I Wish I Had Known a School like The Chicago Academy for the Arts

I Wish I Had Known a School like The Chicago Academy for the Arts

Tim Butler, Director of Marketing and Communications

Each morning when I walk into The Chicago Academy for the Arts, I join an extraordinary place where innovation and creation feel tangible and alive. I am part of a one-of-a-kind community of artists and thinkers, students and faculty, that impress me more with each passing week. It truly feels like a place like no other, and one I wish I could have experienced earlier in my life.

I attended a good public high school in the suburbs of New York City and received a traditional high school education. I took a typical schedule of classes, earned good grades, and eventually was accepted to college. However, I never felt as if I needed to do more than what was prescribed by my school’s curriculum. Furthermore, I wasn’t inspired to do so. There were few opportunities to pursue artistic disciplines and develop passions (though I played music on my own time), and the benefit of committing to extracurricular activities was murky outside of its aid to college applications.

In college, I approached the institution with similar apathy. While I loved my time at Miami University in Ohio, academically I still could not abandon the mindset that the only goal was to graduate with a decent GPA. I couldn’t think differently about learning; I couldn’t think about my future with confidence.

I believe this lethargy plagues young students, as it did I, because of four critical attributes that routine education systems often fail to foster: skill, passion, confidence, and awareness. What you don’t realize when you are young and green is how valuable it is to possess these qualities. Sure, I left college competent at a number of things, but unaware of any particular passion. I lacked confidence in my professional future and I certainly was unsure of how to get there.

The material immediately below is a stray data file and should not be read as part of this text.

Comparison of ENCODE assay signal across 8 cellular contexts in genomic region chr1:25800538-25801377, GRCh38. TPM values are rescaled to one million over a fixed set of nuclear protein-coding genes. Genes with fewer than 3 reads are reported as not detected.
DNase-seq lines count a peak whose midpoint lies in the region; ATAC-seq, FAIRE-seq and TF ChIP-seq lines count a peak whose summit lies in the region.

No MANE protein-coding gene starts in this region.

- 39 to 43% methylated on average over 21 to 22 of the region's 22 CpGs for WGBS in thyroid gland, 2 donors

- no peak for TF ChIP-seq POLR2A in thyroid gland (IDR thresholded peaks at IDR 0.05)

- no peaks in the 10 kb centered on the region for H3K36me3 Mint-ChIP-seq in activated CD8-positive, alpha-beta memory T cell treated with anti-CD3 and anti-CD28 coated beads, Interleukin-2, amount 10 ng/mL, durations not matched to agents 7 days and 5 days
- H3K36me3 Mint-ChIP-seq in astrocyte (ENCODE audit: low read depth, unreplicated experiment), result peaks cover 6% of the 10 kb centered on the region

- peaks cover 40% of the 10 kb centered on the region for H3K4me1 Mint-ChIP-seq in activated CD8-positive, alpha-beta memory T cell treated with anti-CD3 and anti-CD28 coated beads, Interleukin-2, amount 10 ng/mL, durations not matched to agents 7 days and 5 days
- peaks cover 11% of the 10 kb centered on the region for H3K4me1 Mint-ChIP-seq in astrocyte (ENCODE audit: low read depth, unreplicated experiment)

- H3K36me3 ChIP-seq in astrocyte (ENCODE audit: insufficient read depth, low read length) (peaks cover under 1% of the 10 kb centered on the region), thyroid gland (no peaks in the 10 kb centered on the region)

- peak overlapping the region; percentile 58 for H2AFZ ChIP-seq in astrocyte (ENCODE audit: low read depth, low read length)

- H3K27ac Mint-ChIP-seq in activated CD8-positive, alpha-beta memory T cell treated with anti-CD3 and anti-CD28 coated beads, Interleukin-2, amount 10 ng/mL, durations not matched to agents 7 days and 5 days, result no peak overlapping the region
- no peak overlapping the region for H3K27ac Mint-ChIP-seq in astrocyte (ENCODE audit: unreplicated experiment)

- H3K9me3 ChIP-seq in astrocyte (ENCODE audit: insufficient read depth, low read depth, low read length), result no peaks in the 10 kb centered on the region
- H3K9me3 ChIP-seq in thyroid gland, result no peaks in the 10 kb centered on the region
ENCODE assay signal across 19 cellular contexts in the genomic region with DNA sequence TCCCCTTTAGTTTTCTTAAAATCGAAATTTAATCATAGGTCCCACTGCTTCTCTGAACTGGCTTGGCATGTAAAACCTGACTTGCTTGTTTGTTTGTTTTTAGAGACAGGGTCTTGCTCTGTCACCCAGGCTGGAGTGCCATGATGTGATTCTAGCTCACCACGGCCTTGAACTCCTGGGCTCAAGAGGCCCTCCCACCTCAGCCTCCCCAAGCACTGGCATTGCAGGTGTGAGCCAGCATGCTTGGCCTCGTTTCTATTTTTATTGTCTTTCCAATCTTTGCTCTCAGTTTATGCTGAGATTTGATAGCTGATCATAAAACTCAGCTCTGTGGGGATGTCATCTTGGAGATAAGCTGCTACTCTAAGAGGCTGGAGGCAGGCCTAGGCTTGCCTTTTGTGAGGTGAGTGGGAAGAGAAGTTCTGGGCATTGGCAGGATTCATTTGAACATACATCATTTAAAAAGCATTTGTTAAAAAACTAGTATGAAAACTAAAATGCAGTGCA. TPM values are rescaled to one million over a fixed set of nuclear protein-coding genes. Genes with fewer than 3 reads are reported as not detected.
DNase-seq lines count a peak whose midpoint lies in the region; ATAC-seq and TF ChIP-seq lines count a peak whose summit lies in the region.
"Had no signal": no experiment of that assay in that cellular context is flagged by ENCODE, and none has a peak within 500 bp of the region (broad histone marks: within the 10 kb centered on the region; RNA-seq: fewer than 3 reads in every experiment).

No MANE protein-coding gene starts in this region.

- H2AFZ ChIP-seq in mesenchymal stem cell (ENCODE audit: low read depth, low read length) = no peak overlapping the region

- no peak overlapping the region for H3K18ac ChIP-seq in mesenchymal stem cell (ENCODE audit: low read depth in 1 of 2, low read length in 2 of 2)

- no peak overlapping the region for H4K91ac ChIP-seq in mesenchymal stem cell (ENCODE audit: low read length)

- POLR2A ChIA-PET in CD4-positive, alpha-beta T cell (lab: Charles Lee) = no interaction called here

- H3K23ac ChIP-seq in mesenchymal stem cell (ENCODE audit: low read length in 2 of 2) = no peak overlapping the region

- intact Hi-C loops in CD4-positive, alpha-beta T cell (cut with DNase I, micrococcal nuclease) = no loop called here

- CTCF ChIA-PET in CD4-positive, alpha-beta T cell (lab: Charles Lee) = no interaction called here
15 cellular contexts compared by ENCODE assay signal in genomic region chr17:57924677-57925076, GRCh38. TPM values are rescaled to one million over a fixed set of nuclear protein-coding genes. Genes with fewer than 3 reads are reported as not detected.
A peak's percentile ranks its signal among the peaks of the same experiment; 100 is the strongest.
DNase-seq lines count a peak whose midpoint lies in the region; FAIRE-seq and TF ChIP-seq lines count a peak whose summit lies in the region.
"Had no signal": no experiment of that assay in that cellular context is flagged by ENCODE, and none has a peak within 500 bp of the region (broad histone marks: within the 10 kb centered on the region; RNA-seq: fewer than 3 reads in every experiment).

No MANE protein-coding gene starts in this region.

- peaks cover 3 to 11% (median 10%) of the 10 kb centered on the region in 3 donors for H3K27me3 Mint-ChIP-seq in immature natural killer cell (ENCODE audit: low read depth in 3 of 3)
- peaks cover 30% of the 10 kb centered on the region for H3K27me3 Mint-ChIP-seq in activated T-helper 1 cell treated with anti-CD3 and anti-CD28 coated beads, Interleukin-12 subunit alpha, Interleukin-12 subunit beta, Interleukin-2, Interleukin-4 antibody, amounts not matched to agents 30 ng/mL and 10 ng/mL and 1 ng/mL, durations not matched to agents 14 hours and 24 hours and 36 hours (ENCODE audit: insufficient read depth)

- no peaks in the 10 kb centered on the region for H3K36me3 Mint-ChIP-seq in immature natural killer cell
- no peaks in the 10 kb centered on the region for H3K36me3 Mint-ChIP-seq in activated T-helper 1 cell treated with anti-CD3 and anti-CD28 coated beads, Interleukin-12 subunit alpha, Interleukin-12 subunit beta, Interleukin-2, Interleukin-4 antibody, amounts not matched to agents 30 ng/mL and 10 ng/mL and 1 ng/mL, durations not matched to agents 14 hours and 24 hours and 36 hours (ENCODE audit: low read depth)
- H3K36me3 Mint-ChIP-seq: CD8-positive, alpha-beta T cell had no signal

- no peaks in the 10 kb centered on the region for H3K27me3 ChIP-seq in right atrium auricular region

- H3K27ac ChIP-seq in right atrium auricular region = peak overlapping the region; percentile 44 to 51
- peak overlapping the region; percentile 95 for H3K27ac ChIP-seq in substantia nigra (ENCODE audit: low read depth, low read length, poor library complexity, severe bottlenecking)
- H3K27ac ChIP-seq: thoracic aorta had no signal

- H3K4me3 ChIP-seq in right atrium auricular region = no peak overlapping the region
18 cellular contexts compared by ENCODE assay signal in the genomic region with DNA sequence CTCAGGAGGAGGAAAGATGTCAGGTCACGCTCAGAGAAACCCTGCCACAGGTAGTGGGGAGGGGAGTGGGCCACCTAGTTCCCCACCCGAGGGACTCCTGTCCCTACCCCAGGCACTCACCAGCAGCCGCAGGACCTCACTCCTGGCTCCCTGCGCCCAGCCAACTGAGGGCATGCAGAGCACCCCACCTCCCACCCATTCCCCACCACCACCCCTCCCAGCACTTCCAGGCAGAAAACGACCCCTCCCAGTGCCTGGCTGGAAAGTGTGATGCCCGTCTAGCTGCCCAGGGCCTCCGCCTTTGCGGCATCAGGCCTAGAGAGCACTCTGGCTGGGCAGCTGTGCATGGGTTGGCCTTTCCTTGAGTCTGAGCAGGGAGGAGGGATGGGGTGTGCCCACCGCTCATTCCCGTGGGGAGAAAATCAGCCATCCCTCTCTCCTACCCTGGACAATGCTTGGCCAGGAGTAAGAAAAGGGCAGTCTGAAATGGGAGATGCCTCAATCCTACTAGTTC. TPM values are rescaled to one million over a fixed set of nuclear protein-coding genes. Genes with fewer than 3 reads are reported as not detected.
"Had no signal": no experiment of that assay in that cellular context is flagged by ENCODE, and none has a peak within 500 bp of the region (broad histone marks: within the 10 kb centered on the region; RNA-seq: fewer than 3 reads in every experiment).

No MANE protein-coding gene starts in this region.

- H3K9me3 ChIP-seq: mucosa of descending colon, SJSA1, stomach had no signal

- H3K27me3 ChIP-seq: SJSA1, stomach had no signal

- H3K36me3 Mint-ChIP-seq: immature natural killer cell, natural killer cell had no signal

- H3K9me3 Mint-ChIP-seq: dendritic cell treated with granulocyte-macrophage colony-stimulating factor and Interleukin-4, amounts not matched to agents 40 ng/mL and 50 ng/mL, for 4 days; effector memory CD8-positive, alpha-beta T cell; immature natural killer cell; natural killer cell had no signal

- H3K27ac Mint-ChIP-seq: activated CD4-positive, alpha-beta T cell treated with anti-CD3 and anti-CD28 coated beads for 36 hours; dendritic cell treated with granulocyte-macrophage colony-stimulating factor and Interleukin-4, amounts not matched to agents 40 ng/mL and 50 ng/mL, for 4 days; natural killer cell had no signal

At The Academy, students are given time to develop and nurture artistic and academic passions at a young age, and even fail at them. Students are held to high standards and rigorous workloads, but learning never stops at earning the grade. While students develop skills and a passion for their art, they are continuously encouraged to be aware of purpose. Academy students have consciously decided to pursue specific goals. Many of my peers did not focus their studies until later in their university years or, unfortunately, after starting and leaving their first (or third) job. Most are still trying. Students at The Academy posses a work ethic, drive, and purpose I could not have imagined when I was 16 years old. Some students commute hours every day just to be here refining their talents and building their skills.

This approach results in Academy graduates who are truly prepared to enter the professional world, and who have developed a keen awareness of what they want for their futures. They understand that my path - solely earning good grades and a degree - does not set one apart. They realize that what makes someone successful is their passion, their skill, and the confidence to use these qualities. Their passion may adjust, change, or be abandoned entirely - just like anybody else. But the difference is that Academy students will know how to recognize a passion again, and will know the steps they must take to turn it into a reality.

I wish I had known a school like The Chicago Academy for the Arts.